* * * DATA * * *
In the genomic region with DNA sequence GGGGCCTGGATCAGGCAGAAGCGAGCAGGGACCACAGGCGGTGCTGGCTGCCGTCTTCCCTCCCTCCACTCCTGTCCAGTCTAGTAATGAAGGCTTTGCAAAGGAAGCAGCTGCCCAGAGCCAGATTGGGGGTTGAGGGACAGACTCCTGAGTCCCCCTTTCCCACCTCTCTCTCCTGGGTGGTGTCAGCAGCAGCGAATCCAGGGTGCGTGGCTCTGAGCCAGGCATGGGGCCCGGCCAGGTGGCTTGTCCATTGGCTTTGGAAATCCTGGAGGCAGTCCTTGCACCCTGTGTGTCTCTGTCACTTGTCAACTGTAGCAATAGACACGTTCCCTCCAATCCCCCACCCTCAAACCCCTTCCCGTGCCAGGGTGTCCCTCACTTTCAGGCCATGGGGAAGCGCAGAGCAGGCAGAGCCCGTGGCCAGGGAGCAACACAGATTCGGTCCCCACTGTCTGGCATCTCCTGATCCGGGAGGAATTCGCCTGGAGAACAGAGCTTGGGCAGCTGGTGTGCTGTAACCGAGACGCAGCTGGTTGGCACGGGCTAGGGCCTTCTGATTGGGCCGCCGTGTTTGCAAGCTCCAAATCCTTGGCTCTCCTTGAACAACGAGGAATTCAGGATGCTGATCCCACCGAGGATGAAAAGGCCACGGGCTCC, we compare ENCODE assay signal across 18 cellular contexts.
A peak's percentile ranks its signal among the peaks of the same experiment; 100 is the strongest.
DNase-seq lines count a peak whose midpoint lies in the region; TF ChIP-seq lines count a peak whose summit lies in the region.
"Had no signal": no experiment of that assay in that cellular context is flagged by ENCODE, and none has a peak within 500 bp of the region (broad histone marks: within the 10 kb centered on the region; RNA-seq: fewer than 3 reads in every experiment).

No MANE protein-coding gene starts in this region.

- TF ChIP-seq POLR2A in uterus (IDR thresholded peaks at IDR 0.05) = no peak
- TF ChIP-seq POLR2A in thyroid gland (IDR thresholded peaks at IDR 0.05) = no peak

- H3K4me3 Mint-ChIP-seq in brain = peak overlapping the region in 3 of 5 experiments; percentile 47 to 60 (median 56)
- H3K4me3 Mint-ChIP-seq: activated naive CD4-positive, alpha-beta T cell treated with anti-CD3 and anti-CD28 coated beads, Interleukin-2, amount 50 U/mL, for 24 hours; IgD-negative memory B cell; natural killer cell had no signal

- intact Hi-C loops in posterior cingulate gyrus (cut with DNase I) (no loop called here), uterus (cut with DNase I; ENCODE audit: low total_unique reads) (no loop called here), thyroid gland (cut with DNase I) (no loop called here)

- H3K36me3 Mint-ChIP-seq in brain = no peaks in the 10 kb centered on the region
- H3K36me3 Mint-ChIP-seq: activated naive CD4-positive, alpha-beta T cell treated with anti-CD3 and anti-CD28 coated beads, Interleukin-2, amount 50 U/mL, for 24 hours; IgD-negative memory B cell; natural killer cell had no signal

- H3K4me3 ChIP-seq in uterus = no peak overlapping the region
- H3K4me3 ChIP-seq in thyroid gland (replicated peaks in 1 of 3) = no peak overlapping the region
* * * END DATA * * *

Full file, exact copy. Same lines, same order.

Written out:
In the genomic region with DNA sequence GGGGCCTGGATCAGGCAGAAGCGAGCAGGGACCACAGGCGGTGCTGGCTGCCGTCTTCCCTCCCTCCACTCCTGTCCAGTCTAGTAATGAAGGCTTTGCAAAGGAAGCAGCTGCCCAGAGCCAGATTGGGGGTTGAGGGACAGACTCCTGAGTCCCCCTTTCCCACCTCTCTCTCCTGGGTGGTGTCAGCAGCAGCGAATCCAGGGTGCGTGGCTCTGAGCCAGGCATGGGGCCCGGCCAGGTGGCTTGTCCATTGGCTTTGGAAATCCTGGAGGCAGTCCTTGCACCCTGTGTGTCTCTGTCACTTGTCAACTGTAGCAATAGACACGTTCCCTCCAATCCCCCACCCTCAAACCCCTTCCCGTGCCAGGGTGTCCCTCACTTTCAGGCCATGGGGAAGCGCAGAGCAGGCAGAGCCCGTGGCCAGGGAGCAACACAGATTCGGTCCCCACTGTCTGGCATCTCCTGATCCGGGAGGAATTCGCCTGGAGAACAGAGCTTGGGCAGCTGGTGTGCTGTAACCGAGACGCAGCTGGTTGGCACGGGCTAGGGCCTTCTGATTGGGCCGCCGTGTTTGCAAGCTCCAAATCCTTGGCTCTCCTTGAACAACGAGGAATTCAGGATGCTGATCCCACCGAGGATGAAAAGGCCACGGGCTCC, we compare ENCODE assay signal across 18 cellular contexts.
A peak's percentile ranks its signal among the peaks of the same experiment; 100 is the strongest.
DNase-seq lines count a peak whose midpoint lies in the region; TF ChIP-seq lines count a peak whose summit lies in the region.
"Had no signal": no experiment of that assay in that cellular context is flagged by ENCODE, and none has a peak within 500 bp of the region (broad histone marks: within the 10 kb centered on the region; RNA-seq: fewer than 3 reads in every experiment).

No MANE protein-coding gene starts in this region.

- TF ChIP-seq POLR2A in uterus (IDR thresholded peaks at IDR 0.05) = no peak
- TF ChIP-seq POLR2A in thyroid gland (IDR thresholded peaks at IDR 0.05) = no peak

- H3K4me3 Mint-ChIP-seq in brain = peak overlapping the region in 3 of 5 experiments; percentile 47 to 60 (median 56)
- H3K4me3 Mint-ChIP-seq: activated naive CD4-positive, alpha-beta T cell treated with anti-CD3 and anti-CD28 coated beads, Interleukin-2, amount 50 U/mL, for 24 hours; IgD-negative memory B cell; natural killer cell had no signal

- intact Hi-C loops in posterior cingulate gyrus (cut with DNase I) (no loop called here), uterus (cut with DNase I; ENCODE audit: low total_unique reads) (no loop called here), thyroid gland (cut with DNase I) (no loop called here)

- H3K36me3 Mint-ChIP-seq in brain = no peaks in the 10 kb centered on the region
- H3K36me3 Mint-ChIP-seq: activated naive CD4-positive, alpha-beta T cell treated with anti-CD3 and anti-CD28 coated beads, Interleukin-2, amount 50 U/mL, for 24 hours; IgD-negative memory B cell; natural killer cell had no signal

- H3K4me3 ChIP-seq in uterus = no peak overlapping the region
- H3K4me3 ChIP-seq in thyroid gland (replicated peaks in 1 of 3) = no peak overlapping the region